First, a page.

Special issue on Supergenes HERE
Supergenes - Dynamic structural variants in action
The goal of my research is to understand the evolution of supergenes (tightly linked combinations of alleles segregating in natural populations), by coupling empirical and theoretical approaches. It is now clear that supergenes contribute to adaptation in a wide range of taxa and that their special properties often come from structural variants (e.g., inversions, fusions, etc.).
To understand how supergenes evolve, I use the seaweed fly (Coelopa frigida), which has a large supergene that is under both natural and sexual selection. My research incorporates forward simulations, population genomic techniques, and field and laboratory experiments to fill this gap in our knowledge and push forward our current knowledge on the evolution of supergenes and structural variants in natural populations and their role in adaptation and genome evolution.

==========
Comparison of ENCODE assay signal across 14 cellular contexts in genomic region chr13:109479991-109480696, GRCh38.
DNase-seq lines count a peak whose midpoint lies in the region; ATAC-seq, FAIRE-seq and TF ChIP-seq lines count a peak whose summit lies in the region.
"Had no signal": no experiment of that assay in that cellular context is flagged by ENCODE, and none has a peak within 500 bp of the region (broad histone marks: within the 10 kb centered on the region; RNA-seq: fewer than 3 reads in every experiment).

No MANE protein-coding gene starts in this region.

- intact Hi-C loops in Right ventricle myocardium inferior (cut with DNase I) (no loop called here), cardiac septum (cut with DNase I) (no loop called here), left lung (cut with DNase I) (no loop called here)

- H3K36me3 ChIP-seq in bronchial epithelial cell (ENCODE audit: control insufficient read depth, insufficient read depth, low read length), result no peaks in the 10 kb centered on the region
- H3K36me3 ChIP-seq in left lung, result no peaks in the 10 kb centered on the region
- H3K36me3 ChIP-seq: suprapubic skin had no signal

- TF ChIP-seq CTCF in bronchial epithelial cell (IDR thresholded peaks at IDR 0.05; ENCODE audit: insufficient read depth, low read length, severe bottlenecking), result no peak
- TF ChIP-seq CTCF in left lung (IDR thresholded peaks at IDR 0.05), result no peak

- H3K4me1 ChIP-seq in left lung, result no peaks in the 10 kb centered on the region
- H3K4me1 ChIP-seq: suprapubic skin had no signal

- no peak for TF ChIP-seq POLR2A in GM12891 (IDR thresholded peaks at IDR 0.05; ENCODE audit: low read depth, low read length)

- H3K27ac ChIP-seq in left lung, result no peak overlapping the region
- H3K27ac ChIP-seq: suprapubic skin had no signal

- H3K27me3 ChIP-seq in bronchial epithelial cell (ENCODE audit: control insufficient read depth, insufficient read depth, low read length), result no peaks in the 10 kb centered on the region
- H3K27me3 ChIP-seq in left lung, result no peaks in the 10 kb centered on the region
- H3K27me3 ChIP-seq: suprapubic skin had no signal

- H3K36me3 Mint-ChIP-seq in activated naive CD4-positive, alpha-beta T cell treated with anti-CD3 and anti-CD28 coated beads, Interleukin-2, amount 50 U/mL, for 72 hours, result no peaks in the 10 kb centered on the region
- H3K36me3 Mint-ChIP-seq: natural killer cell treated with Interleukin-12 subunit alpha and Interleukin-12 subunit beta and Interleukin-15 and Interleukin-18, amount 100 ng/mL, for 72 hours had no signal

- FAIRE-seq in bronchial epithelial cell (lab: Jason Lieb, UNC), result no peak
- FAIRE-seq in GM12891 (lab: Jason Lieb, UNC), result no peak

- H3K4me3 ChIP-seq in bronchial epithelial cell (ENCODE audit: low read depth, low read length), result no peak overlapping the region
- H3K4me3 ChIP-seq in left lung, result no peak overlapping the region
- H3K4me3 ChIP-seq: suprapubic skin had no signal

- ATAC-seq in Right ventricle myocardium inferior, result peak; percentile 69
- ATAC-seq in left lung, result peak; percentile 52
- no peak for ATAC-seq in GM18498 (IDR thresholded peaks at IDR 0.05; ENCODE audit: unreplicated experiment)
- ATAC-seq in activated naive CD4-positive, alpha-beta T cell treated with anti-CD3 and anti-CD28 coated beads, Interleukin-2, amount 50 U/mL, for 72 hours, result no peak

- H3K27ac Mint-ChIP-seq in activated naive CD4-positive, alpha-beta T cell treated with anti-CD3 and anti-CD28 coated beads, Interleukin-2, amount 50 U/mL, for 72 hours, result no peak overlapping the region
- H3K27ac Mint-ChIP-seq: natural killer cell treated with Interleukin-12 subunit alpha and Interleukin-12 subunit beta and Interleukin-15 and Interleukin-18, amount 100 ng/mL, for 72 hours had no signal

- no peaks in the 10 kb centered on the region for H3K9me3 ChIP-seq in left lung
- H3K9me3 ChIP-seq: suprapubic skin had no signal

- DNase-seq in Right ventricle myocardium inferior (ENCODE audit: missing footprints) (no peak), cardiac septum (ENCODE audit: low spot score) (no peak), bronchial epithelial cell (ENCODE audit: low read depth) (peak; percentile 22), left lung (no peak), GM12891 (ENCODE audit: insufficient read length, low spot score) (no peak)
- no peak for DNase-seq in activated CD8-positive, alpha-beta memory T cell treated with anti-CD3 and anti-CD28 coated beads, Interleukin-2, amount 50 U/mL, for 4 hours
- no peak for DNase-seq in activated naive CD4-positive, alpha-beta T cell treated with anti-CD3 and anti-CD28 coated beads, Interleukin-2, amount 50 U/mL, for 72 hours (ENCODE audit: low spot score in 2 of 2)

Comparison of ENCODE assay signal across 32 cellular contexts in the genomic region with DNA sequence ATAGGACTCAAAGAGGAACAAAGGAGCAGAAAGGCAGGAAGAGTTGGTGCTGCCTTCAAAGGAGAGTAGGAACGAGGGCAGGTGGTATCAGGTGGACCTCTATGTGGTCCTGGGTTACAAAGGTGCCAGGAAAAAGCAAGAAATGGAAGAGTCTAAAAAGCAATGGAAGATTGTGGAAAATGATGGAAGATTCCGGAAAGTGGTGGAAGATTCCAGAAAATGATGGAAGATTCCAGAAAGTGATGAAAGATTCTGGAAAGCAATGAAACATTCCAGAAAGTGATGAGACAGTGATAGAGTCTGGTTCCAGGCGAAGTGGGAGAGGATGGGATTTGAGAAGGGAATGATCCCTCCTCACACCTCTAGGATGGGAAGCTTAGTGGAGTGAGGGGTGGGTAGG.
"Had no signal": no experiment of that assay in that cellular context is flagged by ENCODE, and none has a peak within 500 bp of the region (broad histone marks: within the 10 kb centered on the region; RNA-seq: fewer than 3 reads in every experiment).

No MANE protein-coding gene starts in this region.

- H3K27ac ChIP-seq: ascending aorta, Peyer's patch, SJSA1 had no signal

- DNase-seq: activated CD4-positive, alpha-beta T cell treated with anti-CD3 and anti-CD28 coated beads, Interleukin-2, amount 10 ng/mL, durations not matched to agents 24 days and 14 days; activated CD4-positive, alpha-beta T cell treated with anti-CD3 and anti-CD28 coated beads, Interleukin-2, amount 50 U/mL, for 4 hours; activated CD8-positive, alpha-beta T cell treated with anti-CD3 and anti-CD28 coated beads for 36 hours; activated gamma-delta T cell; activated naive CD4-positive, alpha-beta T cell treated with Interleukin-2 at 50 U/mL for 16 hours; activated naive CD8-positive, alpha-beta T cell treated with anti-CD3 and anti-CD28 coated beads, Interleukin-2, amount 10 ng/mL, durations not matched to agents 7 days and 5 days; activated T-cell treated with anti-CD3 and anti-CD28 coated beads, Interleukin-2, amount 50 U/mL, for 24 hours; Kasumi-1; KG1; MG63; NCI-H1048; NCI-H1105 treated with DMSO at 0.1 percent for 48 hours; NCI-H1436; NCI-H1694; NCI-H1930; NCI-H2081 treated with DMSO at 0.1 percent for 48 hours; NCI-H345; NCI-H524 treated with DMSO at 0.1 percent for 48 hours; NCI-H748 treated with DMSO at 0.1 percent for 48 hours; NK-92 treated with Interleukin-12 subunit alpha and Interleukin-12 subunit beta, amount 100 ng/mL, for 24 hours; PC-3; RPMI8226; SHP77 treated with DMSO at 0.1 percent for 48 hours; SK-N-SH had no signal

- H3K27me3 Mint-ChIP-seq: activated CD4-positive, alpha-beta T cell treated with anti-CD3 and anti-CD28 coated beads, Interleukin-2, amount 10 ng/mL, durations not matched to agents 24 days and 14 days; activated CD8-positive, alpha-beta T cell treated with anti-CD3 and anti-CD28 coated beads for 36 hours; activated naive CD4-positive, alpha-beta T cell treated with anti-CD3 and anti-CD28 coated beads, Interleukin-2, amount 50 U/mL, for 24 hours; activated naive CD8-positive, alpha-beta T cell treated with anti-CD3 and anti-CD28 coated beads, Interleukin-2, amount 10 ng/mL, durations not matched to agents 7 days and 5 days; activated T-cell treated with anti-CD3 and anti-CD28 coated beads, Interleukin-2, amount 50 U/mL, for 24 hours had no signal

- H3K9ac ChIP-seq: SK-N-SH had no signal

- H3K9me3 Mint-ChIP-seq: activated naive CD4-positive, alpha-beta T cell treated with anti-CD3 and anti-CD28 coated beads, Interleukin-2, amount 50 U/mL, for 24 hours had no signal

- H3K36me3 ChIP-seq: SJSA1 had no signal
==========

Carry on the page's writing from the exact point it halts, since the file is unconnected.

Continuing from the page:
A second research focus is the ecological genomics of the wrackbed environment where C. frigida lives. Unlike most other ecosystems, beaches have little to no primary productivity. Instead, deposited organic matter, such as algae and carrion, forms the basis of the sandy beach ecosystem. The processing of this material, primarily by bacteria, drives the wrackbed ecosystem. The degradation of the algae supports a diverse invertebrate community and allows nutrients to be leached back into the sea (reviewed in Hyndes, Berdan, et al., in review). I concentrate on the microbial community of the wrackbed and C. frigida's interactions with it.
Past work focuses on speciation and sexual selection in fish, crickets, and more.